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Author Topic: Water Temperature Gauge's  (Read 25610 times)

oliver90owner

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Re: Water Temperature Gauge's
« Reply #15 on: August 25, 2009, 08:53:36 AM »
12 volt?

Maybe the newer ones but i think all the ones I have used (in the distant past) were 10.5V - they needed a voltage stabiliser.  Perhaps the memory is not so hot but IIRC, both the fuel sender and temp senders were fed from the same supply.

Regards, RAB

NoSpark

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Re: Water Temperature Gauge's
« Reply #16 on: August 25, 2009, 12:19:35 PM »
I keep my (uncertified ;))IR gun next to my 6/1 and use it quite often, but I'd rather just look at a gauge that gives me a more accurate idea of what the internal cylinder head temp is, but thats just me. 
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rleonard

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Re: Water Temperature Gauge's
« Reply #17 on: August 25, 2009, 01:27:43 PM »
How about this?  For monitoring purposes.  These gauges are from hot water heating systems.



and installed;



Bob
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Irish Artist

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Re: Water Temperature Gauge's
« Reply #18 on: August 25, 2009, 03:19:15 PM »
Bob, That's a beauty of a gauge, I take it the sensor is at the base of the gauge? There's still a part of me that feels you need to get an internal temp reading to really know what happening. Once I get my engine going again, I'll have to attach another sensor to to my outlet line and see what the difference is.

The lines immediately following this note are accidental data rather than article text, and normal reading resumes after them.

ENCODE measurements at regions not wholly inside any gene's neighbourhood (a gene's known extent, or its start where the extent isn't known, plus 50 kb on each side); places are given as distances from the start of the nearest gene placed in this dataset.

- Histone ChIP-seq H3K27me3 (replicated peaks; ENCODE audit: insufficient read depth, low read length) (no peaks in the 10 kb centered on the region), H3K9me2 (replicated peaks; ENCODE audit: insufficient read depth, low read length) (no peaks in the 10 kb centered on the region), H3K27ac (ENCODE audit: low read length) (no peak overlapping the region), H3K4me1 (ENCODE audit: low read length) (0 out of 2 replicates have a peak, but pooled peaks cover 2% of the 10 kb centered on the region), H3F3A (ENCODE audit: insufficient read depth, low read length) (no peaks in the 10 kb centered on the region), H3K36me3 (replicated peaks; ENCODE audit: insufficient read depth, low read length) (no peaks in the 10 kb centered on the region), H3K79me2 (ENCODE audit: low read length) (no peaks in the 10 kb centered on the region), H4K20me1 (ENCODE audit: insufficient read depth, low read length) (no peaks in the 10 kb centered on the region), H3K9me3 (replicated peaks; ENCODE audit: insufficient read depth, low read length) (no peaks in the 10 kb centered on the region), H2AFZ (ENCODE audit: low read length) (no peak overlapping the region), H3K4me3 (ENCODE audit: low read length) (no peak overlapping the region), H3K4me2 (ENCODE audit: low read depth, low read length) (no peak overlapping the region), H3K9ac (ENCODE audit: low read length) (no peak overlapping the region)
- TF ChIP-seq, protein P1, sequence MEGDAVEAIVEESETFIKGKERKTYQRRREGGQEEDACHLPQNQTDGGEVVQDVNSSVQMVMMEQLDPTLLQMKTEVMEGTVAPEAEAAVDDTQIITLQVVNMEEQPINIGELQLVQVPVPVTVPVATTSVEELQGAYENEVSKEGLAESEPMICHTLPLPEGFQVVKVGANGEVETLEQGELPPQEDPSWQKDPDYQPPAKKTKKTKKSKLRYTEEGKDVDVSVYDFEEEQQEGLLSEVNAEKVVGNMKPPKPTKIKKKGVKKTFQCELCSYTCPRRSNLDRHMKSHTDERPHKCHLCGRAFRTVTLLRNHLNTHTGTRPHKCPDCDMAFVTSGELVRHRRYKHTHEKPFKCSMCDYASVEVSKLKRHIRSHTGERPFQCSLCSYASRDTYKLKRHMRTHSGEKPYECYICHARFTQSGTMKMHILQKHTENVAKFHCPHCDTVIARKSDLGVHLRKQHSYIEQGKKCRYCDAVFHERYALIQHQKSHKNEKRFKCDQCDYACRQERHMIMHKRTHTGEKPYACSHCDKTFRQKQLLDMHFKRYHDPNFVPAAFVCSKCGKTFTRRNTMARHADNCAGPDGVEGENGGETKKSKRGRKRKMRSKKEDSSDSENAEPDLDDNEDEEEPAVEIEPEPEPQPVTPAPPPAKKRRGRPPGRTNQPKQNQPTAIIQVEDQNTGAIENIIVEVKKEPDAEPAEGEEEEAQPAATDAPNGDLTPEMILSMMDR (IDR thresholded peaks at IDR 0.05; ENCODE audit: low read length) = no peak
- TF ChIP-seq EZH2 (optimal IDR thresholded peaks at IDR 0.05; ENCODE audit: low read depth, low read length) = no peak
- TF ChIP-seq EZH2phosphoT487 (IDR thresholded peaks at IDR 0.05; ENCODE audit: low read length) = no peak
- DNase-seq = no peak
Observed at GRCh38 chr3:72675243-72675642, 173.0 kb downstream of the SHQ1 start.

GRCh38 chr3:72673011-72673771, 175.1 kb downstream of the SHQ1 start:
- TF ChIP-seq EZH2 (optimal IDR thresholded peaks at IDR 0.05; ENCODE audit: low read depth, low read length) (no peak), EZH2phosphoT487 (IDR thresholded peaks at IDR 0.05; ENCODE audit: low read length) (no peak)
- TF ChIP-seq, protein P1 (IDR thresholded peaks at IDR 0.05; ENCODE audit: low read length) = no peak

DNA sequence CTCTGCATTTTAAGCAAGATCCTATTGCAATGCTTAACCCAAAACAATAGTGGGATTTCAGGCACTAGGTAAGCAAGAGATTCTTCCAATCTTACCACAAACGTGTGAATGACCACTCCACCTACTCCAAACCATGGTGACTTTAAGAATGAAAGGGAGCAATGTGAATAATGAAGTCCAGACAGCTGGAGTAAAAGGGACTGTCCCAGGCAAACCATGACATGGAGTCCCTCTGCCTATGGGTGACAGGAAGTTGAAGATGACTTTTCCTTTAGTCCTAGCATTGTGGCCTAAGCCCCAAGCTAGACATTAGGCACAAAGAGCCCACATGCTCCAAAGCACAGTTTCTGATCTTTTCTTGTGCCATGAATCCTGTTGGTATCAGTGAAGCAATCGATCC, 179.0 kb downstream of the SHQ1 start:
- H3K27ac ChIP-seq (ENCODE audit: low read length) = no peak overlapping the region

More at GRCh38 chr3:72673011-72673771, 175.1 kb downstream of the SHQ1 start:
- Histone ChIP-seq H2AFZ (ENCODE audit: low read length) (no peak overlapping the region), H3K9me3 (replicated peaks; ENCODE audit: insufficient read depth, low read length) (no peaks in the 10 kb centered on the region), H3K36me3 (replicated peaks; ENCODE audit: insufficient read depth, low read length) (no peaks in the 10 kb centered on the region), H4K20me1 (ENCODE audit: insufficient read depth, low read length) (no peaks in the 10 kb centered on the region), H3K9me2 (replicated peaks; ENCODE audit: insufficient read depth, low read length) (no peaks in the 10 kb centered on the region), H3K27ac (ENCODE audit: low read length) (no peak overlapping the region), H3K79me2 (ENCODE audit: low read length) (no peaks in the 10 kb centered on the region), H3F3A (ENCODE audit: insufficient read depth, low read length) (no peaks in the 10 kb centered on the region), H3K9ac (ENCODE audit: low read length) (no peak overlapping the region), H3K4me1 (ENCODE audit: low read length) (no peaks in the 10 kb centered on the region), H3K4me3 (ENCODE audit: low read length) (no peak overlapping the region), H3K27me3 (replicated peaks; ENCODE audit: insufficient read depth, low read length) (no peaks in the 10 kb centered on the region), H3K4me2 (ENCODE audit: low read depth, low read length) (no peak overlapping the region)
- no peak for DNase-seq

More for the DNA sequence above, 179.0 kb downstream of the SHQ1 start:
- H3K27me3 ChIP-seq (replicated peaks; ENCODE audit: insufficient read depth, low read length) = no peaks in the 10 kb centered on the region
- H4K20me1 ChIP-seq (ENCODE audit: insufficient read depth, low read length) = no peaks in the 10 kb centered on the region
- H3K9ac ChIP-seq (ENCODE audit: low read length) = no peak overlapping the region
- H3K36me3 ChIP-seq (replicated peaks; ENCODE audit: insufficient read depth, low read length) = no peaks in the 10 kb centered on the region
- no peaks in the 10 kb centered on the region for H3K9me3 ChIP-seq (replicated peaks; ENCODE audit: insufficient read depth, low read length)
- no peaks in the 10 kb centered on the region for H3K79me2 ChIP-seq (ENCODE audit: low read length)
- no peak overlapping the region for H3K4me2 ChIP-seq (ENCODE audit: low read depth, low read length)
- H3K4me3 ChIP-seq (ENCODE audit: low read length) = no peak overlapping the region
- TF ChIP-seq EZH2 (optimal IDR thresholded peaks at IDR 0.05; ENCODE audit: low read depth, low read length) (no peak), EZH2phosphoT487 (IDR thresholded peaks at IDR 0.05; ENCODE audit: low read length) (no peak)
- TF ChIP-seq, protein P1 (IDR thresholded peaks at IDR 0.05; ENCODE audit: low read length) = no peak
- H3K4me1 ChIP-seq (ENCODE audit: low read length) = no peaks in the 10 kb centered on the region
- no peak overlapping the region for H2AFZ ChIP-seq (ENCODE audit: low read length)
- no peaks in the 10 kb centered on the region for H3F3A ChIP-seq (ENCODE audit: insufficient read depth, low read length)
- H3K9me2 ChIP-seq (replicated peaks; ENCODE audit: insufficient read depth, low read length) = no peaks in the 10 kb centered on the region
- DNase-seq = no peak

Ronmar, On your auto shutdown, did you do an auto shut off for the power out from the gen head as well? I understand that shutting it down under load is not a good thing.
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ronmar

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Re: Water Temperature Gauge's
« Reply #19 on: August 25, 2009, 09:21:15 PM »
That is a col gauge, temp and pressure. 

How often do you expect to shut down on an overheat condition?  Ideally, yes, you would want to cut the output power, but most every small generator I have ever seen or worked with has shut down on it's own at some point(run out of fuel, oil, fouled plugs, ect).  This should be a VERY rare occurence, it will only happen if something else in the system goes drastically wrong.  Most of the small installed gensets I have seen have low oil shutdowns, but no provision to open the output breaker.  If you are not taking other precautions to protect vital electronics, then you are making a mistake making your own power, or even using commercial power for that mater:).  the brownout during winddown isn't going to be that long, and will be steadilly decreasing at a fairly rapid rate.  It could possibly deplete the reserve  magnetism in the rotor, but I have never had this actually happen and have inadvertently shutdown while connected on many occasions over the years.  If you are wiring your own genset and don't know how to flash the field when or if necessary, perhaps you need to broaden your knowledge base. 

Shunt trip breakers are readilly available, but can be expensive.  A magnetic contactor could also be added to your power output and opened by the shutdown circuit for another $30-50.

     
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